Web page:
Tuesday, February 22, 2011


Why do you suppose tears appear on cue when sorrow arises in our hearts? And, if a tear happens to slip into the corner of your mouth before you can catch it in a tissue, have you ever noticed that it has a definite salty taste?

As I lay in bed, with a heavy heart at the obvious approach of death of a dear friend, these thoughts invaded what should have been sleepy time. I am convinced that a tear shed in mourning is never out of God’s sight. There’s a verse that states….

You keep track of all my sorrows.
You have collected all my tears in your bottle.
You have recorded each one in your book.
(Psalm 56:8 NLT)

You have kept count of my tossings;
put my tears in your bottle.
Are they not in your book?
(Psalm 56:8 ESV)

Consider what we know about salt:

Salt is a pure chemical. Frequently, the first thing offered is “something to calm” the closest loved ones of the deceased. God immediately provides salty tears.

Salt is used as a preservative. As we talk of our loved one who has passed, the tears flow, but those memories are being sealed with every God-given salty tear that drops.

We use salt as a seasoning. Is seasoning connected with mourning? Certainly flowing tears are sparkly gifts that help us swallow the sting of death.

And, as with my dear friend there comes a time, when either because of aging or disease, we are ready to lay our bodies aside. As she put it, we want to “see what’s on the other side.” The antiseptic value of salt means it cleanses and/or makes free from germs. Can we apply that to our freedom from sin when we die because of our present life in Christ? “Therefore we do not lose heart, but though our outer man is decaying, yet our inner man is being renewed day by day.” 2 Corinthians 4:16 NASB

Salty tears: Gifts from God, kept in His bottle, not one is missed.

© Marilyn Sue (Libby) Moore 2-22-2011

Monday, February 21, 2011


When I was eight or nine years old, I stood outdoors by our country house and prayed that someday I would be a wife and mother, in that order, because, as I explained to God, a baby needed a daddy as well as a mother.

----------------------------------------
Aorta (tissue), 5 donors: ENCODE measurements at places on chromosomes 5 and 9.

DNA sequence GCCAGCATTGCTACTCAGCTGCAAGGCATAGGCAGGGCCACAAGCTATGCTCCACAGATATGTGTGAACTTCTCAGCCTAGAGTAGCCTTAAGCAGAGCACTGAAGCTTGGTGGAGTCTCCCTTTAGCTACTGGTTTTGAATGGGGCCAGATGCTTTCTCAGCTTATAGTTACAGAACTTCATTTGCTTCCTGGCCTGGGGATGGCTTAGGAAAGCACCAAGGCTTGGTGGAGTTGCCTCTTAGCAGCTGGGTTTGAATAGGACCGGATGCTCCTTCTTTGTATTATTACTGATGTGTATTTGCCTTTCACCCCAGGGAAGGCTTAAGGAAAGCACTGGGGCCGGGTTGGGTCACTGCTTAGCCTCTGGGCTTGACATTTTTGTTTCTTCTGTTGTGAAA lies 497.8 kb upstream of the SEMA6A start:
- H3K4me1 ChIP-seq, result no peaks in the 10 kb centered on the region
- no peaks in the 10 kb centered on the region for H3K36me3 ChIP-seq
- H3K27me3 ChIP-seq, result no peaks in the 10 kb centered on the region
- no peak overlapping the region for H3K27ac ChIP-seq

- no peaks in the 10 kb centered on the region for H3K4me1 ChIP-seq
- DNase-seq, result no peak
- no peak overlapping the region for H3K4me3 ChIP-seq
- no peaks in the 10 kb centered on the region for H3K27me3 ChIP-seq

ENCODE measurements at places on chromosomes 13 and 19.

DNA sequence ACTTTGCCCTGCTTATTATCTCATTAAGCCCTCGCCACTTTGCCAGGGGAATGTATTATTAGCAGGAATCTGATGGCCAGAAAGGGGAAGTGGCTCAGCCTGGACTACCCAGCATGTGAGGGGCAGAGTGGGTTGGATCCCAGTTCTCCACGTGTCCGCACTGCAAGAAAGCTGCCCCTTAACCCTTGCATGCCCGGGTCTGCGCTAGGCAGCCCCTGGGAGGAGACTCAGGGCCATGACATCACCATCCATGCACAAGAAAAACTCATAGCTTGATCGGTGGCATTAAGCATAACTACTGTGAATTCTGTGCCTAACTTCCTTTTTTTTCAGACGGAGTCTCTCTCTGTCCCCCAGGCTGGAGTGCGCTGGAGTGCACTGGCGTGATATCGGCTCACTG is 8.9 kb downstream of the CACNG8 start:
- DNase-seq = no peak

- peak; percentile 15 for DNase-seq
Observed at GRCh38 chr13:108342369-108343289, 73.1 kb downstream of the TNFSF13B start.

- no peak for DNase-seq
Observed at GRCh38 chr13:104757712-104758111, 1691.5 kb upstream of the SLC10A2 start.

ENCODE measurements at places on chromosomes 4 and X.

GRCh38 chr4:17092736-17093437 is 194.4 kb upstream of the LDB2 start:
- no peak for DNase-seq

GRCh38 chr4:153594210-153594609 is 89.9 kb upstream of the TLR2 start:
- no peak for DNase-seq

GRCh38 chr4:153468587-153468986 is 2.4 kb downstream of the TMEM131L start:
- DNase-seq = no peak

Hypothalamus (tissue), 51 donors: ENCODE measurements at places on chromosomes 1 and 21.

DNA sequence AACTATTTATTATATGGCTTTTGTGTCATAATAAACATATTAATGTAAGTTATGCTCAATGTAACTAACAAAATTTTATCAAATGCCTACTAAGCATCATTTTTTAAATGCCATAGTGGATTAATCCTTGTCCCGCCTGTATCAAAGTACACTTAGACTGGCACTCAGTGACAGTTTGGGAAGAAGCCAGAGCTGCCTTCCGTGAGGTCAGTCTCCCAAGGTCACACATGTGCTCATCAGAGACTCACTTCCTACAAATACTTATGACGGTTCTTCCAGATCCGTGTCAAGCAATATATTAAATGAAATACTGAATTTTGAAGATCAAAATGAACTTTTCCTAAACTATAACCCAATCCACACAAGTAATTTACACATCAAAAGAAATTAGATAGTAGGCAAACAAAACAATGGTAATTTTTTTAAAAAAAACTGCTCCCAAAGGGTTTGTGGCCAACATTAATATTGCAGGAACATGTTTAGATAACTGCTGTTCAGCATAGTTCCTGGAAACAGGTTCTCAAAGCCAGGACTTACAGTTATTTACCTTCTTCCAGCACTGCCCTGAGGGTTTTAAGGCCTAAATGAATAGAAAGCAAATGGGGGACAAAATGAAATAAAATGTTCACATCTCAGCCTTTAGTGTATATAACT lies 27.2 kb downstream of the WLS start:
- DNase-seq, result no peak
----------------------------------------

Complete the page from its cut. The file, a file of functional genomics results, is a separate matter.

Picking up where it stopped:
At age ten, I thought I had given my life to God.
At age seventeen, I was sure I had.
Oh, but I had a long way to go!
Now, in the early years of my seventh decade, I still have a long way to go in that life of serving my wonderful, patient, perfect, loving Heavenly Father.
I was blessed with the answer to that early childhood prayer. Soon after high school graduation, I married the guy I had admired since junior high school. We were both eighteen. The day following our marriage, my husband and I went forward after the Sunday morning service to dedicate our life together to God.
A year later our first child was born, followed two years later by baby number two. Three years later, child number three came along. From our start as teenage parents, we worked hard to stay together, to create a loving, God-fearing home for our children. Always, always, my prayer was that each of our children, like Jesus, “grow in wisdom, and stature, and in favor with God and man.” (And Jesus kept increasing in wisdom and stature, and in favor with God and men. Luke 2:52 NASB)
Throughout life, I sought to use the lessons I learned in life to help others along the way. This is not to say my way has always been perfect. As I just stated, “the lessons I learned in life.” That means I learned as I went along. Unfortunately, there are things I’d like to erase, but cannot undo. Maybe in the long run, that’s not all bad. If I did away with every wrong thing I did in life, where would the lessons be? Would I grow in wisdom? Would I grow in favor with God and man? As hard as the memories and the lessons are, I wouldn’t make the necessary changes without them. Like Paul, I should try to put the past behind and press on toward the prize of the high calling. “…forgetting what lies behind and reaching forward to what lies ahead, I press on toward the goal for the prize of the upward call of God in Christ Jesus.” (Philippians 3:13b, 14 NASB)
It’s the reaching forward that gives me hope. I relate to Paul’s description of the two natures found in Romans 7:14-25. While I understand I still have a long way to grow, I also see God as my loving Father, one who wants me to be at home with Him, not just in Heaven, but also here on earth.
While my early prayer to be a wife and mother was answered, I know Christ is the only perfect marriage partner and God is the only perfect parent. I still pray to learn to love more perfectly.
While my faith is not as simple as when I was eight or nine years old, it has grown to where I don’t feel as much need to explain so many things to God now! Often I simply say, “Oh, God, You know!”
He does, too, you know.
Marilyn Sue (Libby) Moore 2-21-2011